Students explore the carbon cycle and the relationship between atmospheric carbon dioxide concentrations and temperature. Students create and compare graphs of carbon dioxide and temperature data from one local (Mauna Loa, Hawaii) meteorological station and one NASA global data set. These graphs, as well as a global vegetation map and an atmospheric wind circulation patterns diagram, are used as evidence to support the scientific claims they develop through their analysis and interpretation.

This video segment from 'Earth: The Operators' Manual' explores how we know that today's increased levels of CO2 are caused by humans burning fossil fuels and not by some natural process, such as volcanic out-gassing. Climate scientist Richard Alley provides a detailed step-by-step explanation that examines the physics and chemistry of different "flavors," or isotopes, of carbon in Earth's atmosphere.

This qualitative graphic illustrates the various factors that affect the amount of solar radiation hitting or being absorbed by Earth's surface such as aerosols, clouds, and albedo.

This animated visualization was created for the planetarium film 'Dynamic Earth'. It illustrates the trail of energy that flows from atmospheric wind currents to ocean currents.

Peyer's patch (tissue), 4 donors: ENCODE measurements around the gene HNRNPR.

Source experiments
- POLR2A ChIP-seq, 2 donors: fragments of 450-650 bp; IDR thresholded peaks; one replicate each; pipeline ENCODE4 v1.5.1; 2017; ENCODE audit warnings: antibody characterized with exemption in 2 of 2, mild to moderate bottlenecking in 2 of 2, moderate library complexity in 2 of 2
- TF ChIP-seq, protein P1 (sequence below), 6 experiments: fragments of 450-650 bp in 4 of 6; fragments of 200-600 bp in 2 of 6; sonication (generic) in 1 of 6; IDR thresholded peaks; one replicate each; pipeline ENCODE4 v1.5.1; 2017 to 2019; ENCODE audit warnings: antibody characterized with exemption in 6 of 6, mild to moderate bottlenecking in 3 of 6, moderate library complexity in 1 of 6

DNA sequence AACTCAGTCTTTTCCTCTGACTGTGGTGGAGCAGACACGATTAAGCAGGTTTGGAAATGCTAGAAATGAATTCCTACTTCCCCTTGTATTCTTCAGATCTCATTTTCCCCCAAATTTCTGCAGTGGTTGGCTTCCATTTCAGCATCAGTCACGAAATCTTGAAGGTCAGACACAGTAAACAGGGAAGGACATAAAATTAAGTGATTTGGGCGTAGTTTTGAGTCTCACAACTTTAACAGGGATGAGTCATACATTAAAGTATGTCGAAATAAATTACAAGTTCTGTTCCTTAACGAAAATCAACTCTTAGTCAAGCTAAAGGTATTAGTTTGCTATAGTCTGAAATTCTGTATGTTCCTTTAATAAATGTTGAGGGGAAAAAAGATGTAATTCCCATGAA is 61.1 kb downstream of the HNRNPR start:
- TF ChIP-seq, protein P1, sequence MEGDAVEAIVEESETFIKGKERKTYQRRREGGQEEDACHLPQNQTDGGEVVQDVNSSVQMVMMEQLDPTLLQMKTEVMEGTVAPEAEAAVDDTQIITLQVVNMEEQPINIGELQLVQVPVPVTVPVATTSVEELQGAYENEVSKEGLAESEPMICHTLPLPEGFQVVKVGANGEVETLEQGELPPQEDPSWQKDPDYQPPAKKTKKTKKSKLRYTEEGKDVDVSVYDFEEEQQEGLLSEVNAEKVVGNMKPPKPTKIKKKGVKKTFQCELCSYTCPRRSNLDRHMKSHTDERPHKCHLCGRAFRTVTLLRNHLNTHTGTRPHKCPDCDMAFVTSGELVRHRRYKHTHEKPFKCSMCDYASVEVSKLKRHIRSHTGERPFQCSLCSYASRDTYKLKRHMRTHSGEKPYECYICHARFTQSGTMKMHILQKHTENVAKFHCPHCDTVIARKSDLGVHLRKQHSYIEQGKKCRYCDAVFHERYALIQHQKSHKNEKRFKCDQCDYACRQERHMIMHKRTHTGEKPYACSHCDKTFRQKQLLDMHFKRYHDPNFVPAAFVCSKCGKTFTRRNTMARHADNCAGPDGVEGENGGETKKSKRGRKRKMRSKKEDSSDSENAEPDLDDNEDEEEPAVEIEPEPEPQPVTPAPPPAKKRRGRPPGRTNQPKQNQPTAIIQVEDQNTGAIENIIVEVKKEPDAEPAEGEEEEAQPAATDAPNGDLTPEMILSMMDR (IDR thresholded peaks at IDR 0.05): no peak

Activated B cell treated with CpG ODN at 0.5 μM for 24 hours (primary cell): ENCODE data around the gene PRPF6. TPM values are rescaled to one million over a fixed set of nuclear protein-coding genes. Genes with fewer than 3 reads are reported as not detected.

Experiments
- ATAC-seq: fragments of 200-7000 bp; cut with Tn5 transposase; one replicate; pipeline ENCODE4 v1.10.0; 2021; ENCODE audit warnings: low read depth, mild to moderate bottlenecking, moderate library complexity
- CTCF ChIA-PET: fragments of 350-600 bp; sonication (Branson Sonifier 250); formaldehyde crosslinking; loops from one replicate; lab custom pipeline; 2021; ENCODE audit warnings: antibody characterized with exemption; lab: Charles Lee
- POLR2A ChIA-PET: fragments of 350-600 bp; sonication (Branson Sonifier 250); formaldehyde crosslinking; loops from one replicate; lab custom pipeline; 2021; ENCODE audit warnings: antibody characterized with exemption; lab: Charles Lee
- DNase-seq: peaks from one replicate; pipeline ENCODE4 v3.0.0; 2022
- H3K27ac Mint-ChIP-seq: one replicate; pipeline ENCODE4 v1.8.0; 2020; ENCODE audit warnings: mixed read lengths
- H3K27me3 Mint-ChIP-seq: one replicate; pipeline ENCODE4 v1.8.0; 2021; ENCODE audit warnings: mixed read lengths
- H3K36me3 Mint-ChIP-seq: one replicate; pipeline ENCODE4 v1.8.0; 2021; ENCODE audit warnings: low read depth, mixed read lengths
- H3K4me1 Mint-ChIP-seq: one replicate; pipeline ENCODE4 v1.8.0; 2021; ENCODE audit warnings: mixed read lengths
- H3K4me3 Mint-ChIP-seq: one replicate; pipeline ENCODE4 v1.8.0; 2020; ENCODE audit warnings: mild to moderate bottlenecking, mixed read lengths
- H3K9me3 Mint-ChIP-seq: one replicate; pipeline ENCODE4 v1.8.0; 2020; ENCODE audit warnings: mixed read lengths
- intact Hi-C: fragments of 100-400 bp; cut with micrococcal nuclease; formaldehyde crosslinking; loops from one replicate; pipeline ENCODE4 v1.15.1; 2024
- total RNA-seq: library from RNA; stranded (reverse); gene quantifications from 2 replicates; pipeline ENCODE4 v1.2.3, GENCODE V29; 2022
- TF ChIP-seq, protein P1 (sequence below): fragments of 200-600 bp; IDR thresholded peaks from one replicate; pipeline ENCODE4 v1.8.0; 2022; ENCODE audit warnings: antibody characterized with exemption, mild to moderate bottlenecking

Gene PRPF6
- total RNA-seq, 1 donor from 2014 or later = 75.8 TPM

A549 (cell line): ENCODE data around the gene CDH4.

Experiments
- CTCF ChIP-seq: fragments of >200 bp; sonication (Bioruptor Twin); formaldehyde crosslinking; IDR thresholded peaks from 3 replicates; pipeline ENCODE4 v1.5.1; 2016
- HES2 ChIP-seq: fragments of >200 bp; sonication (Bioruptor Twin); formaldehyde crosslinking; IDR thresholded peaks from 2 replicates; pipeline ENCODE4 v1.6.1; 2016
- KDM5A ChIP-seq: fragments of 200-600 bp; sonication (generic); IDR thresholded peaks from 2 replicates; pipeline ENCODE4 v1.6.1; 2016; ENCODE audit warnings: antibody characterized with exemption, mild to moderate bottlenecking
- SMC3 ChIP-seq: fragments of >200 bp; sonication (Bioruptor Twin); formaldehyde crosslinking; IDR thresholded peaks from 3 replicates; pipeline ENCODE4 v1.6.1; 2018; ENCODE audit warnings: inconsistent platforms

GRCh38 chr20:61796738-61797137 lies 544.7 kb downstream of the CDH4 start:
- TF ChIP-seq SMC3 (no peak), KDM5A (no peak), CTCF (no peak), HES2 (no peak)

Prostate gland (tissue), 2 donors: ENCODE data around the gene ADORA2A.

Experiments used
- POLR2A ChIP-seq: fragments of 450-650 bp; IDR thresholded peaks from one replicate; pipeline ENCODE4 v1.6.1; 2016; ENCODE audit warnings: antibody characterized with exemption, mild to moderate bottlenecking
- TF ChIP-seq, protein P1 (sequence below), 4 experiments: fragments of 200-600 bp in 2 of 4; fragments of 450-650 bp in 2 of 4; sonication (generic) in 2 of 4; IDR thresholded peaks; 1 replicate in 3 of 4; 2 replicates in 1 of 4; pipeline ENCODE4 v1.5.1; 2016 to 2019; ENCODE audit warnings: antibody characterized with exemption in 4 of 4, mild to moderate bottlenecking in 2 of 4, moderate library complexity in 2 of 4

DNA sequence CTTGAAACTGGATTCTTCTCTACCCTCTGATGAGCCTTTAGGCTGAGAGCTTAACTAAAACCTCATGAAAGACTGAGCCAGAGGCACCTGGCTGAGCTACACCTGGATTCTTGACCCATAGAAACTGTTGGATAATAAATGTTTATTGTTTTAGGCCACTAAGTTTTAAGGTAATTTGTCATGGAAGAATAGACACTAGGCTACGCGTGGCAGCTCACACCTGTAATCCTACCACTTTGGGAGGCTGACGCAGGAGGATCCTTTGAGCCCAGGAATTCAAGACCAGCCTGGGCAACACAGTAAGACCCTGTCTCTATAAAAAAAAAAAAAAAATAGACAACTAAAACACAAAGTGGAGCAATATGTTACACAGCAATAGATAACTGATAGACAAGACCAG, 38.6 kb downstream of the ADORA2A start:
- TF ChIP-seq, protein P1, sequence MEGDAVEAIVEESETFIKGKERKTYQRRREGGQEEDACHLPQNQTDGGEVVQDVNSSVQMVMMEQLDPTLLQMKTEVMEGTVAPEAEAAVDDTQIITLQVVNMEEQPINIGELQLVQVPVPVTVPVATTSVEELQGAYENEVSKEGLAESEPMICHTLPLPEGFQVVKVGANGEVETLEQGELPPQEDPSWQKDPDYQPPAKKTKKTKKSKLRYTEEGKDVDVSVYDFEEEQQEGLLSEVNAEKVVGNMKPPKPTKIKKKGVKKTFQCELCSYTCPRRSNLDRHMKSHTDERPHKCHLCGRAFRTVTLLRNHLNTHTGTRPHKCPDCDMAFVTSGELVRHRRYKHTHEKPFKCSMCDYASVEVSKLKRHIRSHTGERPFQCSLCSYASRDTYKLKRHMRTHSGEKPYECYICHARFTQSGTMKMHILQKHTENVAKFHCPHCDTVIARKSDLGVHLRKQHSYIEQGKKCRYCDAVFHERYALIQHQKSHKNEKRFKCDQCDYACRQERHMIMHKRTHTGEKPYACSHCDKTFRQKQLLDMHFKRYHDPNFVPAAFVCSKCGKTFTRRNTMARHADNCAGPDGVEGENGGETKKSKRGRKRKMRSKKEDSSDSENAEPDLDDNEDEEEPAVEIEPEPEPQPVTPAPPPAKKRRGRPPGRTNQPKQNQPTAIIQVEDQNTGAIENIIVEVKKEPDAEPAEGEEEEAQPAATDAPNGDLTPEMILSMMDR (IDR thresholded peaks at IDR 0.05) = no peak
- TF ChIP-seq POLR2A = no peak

This high-resolution narrated video shows levels and movements of CO2 globally through the course of a year.

In this activity, students learn how carbon cycles through the Earth system by playing an online game.

This is a series of 5 guided-inquiry activities that examine data and models that climate scientists use to attempt to answer the question of Earth's future climate.

This interactive visualization adapted from NASA and the U.S. Geological Survey illustrates the concept of albedo, which is the measure of how much solar radiation is reflected from Earth's surface.

This simulation was created by a student for students based on the Gaia Theory using the simulation of Daisyworld. Students will learn the concept of albedo and be able to discuss implications of changes in the system.

This interactive animation focuses on the carbon cycle and includes embedded videos and captioned images to provide greater clarification and detail of the cycle than would be available by a single static visual alone.

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